’Although sudden, Harry’s departure is new opportunity to change RIBA’s culture for the better: to make a Big Tent and invite architects, especially young and people and students of all backgrounds to “come home” to Portland Place. This lovely building could be exciting and vibrant place, as the current Presidents’ Medal exhibition shows. The Brutalist Playground brought hundreds of families and children through the doors. 

’RIBA, with support from ARB, Architecture Foundation and others, can escape its sometimes sclerotic and binary thinking, providing welcome leadership and encouraging innovation in a diverse, modern and global profession. I believe we, as British architects, can live up to the respect and admiration we inspire internationally, and make real change through architecture and design. 

’I hope and believe the new Interim Director Alan Vallance can help RIBA boost finances and give better value for membership subscriptions. I’m heartened by the fact that Alan comes from the Law Society which has done good work in challenging racism and promoting diversity. He seems to understand how emulating the legal profession’s embrace of the digital world and, especially, how pay platforms can give real support in financial management to young, micro/ start-up practices and those working with new or overseas clients. 

‘The AJ’s campaign has helped women in architecture to make huge strides in combatting sexism in the profession. On the “London Bus Principle”, Jane Duncan’s success as President shows that women can and do lead the profession well. 23 years after the death of Stephen Lawrence, I hope the RIBA racism inquiry, which Harry Rich helped to set up can not only meet the challenge of discrimination, but also celebrate the many opportunities offered by our diverse society.’


Readers' comments (3)

  • It often seems to this non-architect that the Utopian ideal of 'architects as servants of the state' is an unreal aspiration for the big (and small) business of architecture in a long-established mixed economy where government ameliorates capitalism in the service of social ambitions, while pragmatically harnessing the benefits of the market.

    More realism about engaging in the 'Lion's den' with major client and public sector groups, rather than damning 'greed' and 'capitalism' would put the profession on a sounder basis for achieving what it rightly wants to achieve.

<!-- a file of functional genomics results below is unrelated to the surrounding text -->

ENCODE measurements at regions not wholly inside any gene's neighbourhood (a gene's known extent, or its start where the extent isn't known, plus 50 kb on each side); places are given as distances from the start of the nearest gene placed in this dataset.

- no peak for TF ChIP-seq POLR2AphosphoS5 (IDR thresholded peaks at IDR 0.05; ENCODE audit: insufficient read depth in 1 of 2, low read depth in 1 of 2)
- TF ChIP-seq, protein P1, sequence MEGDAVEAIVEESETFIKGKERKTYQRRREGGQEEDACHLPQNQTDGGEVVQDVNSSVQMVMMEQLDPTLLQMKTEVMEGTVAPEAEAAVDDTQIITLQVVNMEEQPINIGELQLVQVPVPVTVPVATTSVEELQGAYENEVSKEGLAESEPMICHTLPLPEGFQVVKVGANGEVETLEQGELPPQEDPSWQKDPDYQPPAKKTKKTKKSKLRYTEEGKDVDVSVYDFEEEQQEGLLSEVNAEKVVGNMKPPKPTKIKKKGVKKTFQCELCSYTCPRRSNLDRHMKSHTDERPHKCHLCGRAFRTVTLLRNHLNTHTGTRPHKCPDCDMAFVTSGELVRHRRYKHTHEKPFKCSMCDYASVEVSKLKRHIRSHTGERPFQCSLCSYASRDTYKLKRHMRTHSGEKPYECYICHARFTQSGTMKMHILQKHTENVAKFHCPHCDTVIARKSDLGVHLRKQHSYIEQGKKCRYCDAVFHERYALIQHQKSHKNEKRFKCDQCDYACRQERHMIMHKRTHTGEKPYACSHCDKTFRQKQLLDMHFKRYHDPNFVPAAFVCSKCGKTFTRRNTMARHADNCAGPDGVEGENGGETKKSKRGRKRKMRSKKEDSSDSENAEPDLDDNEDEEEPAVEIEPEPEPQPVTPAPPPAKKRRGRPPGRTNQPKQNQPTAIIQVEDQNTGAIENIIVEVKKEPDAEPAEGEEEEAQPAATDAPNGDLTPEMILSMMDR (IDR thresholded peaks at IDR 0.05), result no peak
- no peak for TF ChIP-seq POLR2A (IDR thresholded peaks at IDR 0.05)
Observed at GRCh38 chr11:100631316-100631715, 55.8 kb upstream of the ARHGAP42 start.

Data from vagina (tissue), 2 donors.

After 35 years of observing and engaging, it still seems to me that the RIBA still doesn't engage in a convincing way with clients. I keep meeting clients - let's pick housebuilders for example - who aren't fluent in architecture and architects, but who have an intense and pragmatic grasp of their products and the market, but couldn't name you ten great residential architects. These crucial relationships could be so much better than they are.

    The root of good architecture is great places. I'd also argue the RIBA needs to recapture territory ceded to a dysfunctional and emasculated planning process which needs the design skills of architects to restore vision and placemaking to its central role. That's a proper role for 'the state' and for architects/planners.

    And the RIBA needs more input from a wider range of people. Frank Duffy's presidency was a good attempt to achieve this.

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  • Ben Derbyshire

    Architects Leading

    I'm not precious about the words but however articulated, following the departure of Harry Rich, the strategy ought to allow members to take the lead - in the Institute, in society and in the competition for new members as part of the Institute's vital task in rejuvenating its ageing and static membership. To put it another way, rather than the Institute Leading Architecture, Architects should take the lead in the Institute.

    How might this be manifest?

    Council should respect the leadership of the President with the quid pro quo that the President works with the authority now vested in Council as Trustees. Council should clearly endorse a consensus about the strategy which in my view should include:

    A focus on better value for members’ subscriptions
    A shift of priority to supporting practices in their local markets.
    An outreach strategy that promotes diverse and innovative practice more than the stars.
    A new status for members working groups – the engine room of the Institute.
    A focus on members’ contribution to research and innovation.
    A plan for the development team built on cross cutting collaborative research amongst practitioners.
    Debate and discourse in the Institute amongst leading and new practitioners about new forms of practice.
    A register of practitoners to speak for the Institute on different topics and themes.
    A promotion about architects leading in public life and commerce.
    A cross industry collaboration to re-define and help remove the confusion surrounding professional ethics.

    Many of these themes are embedded in the soon to be published Leading Architecture 2 strategy for 2016-20. But now is the time to appoint a new, youthful and hopefully diverse executive team to turn the words into actions.

    Ben Derbyshire, Managing Partner, HTA Design LLP
    Chair, The Housing Forum.

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  • Ben's first comments are spot on. Members promoting architecture locally will be much more effective than the huge sums spent on centralised lobbying.